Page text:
by Stephen Byard—NMR DG Secretary
The School of Chemistry at Leeds University provided an ideal venue for the 2010 Royal Society of Chemistry NMR Discussion Group Postgraduate meeting. This one-day conference has now become an annual event, comprising talks and posters presented by early career researchers, giving them an opportunity to showcase their research in a friendly and informal atmosphere. On this occasion, overview presentations were also given by leading experts in their fields. Delegates included established scientists and group leaders from both academia and industry, providing a supportive and stimulating environment for all those presenting.
Paul Hodgkinson of Durham University opened the morning session with a tutorial lecture providing an overview of current solid-state NMR and applications. The fundamental differences between solution-state NMR and solid-state NMR were discussed, with illustrations of how information concerning structure and dynamics can be obtained from solid-state NMR. In particular, the role of computational chemistry to connect NMR data and structural information from diffraction based techniques was highlighted. Continuing the theme of solid-state NMR applications, Jonathan Bradley of Warwick University described how 1H double quantum build-up curves from double-quantum filtered correlation spectra could provide reliable determination of H—H distances. This was demonstrated for γ-indomethacin, where the spectra comprise many overlapping signals.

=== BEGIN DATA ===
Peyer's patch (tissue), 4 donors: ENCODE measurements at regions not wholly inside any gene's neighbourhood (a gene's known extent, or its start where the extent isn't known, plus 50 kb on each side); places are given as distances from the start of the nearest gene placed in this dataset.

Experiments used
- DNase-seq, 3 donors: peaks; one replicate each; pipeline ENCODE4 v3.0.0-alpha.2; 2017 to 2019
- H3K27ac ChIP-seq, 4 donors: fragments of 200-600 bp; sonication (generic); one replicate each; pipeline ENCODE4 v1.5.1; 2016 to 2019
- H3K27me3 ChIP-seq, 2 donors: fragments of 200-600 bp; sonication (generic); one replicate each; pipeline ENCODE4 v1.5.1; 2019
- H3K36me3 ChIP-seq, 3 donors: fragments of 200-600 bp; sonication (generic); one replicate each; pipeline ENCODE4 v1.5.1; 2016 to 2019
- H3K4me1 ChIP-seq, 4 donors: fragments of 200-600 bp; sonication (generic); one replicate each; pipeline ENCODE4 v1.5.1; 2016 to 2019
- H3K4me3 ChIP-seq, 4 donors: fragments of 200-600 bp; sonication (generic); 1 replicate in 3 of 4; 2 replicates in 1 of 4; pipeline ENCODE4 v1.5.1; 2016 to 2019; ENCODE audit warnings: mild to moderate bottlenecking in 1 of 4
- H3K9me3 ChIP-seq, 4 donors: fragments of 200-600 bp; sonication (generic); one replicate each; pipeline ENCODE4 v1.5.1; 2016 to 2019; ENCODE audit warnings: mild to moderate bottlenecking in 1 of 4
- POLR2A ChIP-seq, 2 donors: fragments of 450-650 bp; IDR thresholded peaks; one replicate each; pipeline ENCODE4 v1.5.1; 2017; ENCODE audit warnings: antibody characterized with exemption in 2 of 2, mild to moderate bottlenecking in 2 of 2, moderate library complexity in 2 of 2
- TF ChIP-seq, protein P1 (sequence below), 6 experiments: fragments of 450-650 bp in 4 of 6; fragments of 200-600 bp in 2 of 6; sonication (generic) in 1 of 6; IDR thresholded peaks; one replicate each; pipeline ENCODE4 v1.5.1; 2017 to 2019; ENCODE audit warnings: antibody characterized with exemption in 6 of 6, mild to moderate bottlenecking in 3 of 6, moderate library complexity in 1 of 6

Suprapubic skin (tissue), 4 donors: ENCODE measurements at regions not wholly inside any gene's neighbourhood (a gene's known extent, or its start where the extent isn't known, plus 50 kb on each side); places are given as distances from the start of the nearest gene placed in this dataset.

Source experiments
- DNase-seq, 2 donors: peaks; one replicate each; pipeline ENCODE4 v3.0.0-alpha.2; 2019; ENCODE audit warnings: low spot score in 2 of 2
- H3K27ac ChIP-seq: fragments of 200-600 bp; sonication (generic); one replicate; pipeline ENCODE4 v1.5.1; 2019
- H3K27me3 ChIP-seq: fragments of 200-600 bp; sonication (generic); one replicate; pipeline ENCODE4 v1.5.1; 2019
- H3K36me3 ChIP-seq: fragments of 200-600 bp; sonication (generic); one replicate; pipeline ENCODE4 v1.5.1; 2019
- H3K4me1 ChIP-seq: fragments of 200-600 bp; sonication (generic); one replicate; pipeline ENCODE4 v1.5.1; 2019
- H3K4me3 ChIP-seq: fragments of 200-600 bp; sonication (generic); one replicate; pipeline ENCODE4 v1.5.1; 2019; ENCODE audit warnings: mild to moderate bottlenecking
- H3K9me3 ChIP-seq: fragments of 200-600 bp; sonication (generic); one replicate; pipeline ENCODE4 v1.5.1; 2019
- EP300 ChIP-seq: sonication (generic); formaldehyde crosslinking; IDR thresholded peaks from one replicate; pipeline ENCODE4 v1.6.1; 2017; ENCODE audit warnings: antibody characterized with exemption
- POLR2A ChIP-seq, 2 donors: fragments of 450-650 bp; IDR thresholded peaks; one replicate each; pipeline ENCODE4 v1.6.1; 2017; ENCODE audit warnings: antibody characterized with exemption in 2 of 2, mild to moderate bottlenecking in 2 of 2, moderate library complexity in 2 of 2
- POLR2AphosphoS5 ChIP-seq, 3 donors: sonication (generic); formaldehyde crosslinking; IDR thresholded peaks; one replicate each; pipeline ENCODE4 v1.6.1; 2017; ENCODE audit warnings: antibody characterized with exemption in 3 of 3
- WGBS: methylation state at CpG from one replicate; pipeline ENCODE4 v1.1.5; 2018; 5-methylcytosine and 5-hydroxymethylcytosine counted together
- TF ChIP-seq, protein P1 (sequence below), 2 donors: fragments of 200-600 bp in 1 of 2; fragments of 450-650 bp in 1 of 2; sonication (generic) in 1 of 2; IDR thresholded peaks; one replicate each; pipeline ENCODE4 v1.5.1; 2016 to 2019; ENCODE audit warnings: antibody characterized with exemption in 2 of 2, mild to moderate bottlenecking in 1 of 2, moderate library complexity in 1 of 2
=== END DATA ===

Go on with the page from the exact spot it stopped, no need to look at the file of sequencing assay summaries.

Jan Novak of Birmingham University provided an account of how magnetic resonance imaging could be used to study chemical waves under flow. In this case, the visualisation of chemical waves propagating through a series of Taylor vortices was demonstrated using NMR velocity and diffusion maps. This was voted the best oral presentation by a panel of judges from the NMR DG committee, and Jan was awarded prizes of £100, a bottle of champagne and an engraved Jeol medal, all provided by sponsors Jeol UK .
Catherine Cropper of Liverpool University described her work on NMR studies of Ionic liquids confined in mesoporous silica. Such substrates are of current interest and have many potential applications, including phase transfer catalysis. Catherine used solid-state and high-resolution magic angle spinning NMR spectroscopy to analyse the changes in dynamics and thermodynamic properties of encapsulated room temperature ionic liquids, to show a dependency of dynamics on loading level and nature of porous support. Catharine Jones of Bristol University continued the session with a presentation concerning derivation of inter-proton distances from nuclear Overhauser effect data for both rigid and flexible systems. A method used to derive inter-proton distances from either one-dimensional or two-dimensional NMR data was presented, using strychnine as a model system. Despite literature ambiguities, it was shown that the r-6 relationship holds for flexible small molecules, where internal motions are faster than the overall molecular tumbling. Alexandria Rogerson of Manchester University is using diffusion-ordered spectroscopy (DOSY) in her research, and gave a presentation to show how this approach could distinguish between components of commercially available mixtures of acetylglycerols. “Monoacetin” comprises six structurally similar components and four distinct diffusion coefficients were easily identified from a complex 1H NMR spectrum of the mixture. Approximately 90% of the spectrum could be assigned using DOSY data alone and this was supported with use of homo and heteronuclear two-dimensional experiments to give an almost complete assignment of all signals.